Now, and I am not aware of any evidence of anyone holding back any important information, nor was there any occasion where any of the agency directors applied or directed any windage to the experts who actually wrote the intelligence community assessment.

COOPER: Has Mr. Durham or anyone on his team reached out to you or interviewed you regarding his investigation?

CLAPPER: No. I expect they will at some point, but I've not been contacted.


GOLDMAN: Let me weigh in here. Since General Clapper is accused to be part of the deep state conspiracy to overthrow the government and Trump, but one of the things that was echoed to me that General Clapper said which I believe is correct that the conclusions reached in this intelligence assessment about Russian interference, they weren't pushed down.

They weren't pushed down by Brennan. They weren't pushed down by Comey. They weren't pushed down by General Rogers who ran the NSA.

These conclusions were reached by the analysts at the ground level. The handful of --

COOPER: When you say pushed down, they didn't come from the top, they came from analysts?

GOLDMAN: Right, right. These were career analyst, some senior, some mid level who came to these conclusions on their own and presented them and presented them to the leaders of these particular organizations.

COOPER: Director Clapper, is that how you see it?

CLAPPER: Yes, that's absolutely true. I didn't even meet with the group of experts, the task force until after the effort was over.


After the intelligence community assessment had been published is the first time I met with them as a group. And I didn't issue any direction to them other than we need to get this done under the timeline that President Obama outlined to us. So that's absolutely true.

One other point I'd like to make is I believe the NSA characterization on one of the key judgments of moderate was actually one that was came from Admiral Roger, the director of NSA personally, rather than perhaps his analysts, which is perfectly fine. Having been through prior occasions of groupthink, it's perfectly acceptable and not unusual that you might have the differentiation and the confidence level on one key judgment.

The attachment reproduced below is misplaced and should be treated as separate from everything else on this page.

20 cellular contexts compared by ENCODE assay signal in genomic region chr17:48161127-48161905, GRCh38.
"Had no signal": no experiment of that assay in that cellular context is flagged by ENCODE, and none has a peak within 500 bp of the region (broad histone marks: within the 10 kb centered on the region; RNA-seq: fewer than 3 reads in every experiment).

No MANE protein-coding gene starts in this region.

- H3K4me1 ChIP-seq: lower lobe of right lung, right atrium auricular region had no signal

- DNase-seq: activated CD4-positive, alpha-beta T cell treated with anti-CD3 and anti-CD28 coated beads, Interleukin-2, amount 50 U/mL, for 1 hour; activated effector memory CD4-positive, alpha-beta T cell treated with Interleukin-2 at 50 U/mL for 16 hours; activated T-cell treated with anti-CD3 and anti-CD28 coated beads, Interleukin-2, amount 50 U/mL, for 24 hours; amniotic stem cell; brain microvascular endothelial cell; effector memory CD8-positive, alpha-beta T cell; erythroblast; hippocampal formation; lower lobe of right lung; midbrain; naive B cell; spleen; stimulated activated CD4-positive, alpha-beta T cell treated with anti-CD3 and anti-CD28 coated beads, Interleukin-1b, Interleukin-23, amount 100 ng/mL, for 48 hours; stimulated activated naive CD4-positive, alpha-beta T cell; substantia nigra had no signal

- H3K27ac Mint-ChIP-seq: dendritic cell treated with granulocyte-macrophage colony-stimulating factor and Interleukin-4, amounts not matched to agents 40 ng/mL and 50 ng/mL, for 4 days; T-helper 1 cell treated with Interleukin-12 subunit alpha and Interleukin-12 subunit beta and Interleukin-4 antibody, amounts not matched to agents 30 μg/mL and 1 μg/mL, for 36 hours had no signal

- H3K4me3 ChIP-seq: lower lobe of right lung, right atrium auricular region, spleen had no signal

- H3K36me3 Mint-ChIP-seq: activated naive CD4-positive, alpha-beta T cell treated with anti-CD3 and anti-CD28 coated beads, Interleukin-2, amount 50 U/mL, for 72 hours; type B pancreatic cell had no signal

GOLDMAN: And let me weigh in here on the analytical conclusions they reached. You know, Barr has spent a lot -- excuse me, Durham has spent a lot of time trying to understand the data sets that these agencies used to reach their conclusions, and he's asked about the analytical process.

And it's my understanding that the response he's received is, well, you can read it yourself. You can read about the analytical standards because General Clapper's office in 2015, you know, issued -- you can issue these analytical standards. There are actually guidelines that analysts have to follow to produce -- to produce something like the intelligence assessment. And by the way, these analytical guidelines you have to follow are the result of the Iraq war, the result of relying on a fraudulent informant named Curveball who drove this country to war.

So, the government realized after that we need to do a better job, and these things are written down for anybody to see. They're public.

COOPER: Adam --

CLAPPER: If I can comment -- if I can comment on that, I was the only one on the intelligence community seniors who were involved in the infamous national intelligence assessment of October 2002 dealing with weapons of mass destruction in Iraq. That's why I was particularly sensitive about not suppressing dissent and to ensure if there was any, that it was prominently displayed. And there wasn't any. So I was very mindful of sensitivity about sources and corroborating information because my fingerprints were on that NIE in a different intelligence capacity in 2002. And I remembered that very well.

GOLDMAN: I haven't -- let me make one point. I haven't spoken to General Clapper about this, but I've heard that independently, that people who were involved in this intelligence assessment, Curveball loomed. They were all aware of Curveball.

COOPER: General Clapper and Adam, hold tight. I also want to bring in Jeff Toobin, because I think this also calls for a lawyer of the situation, CNN chief legal analyst Jeff Toobin is here. Jeff, what do you make of this?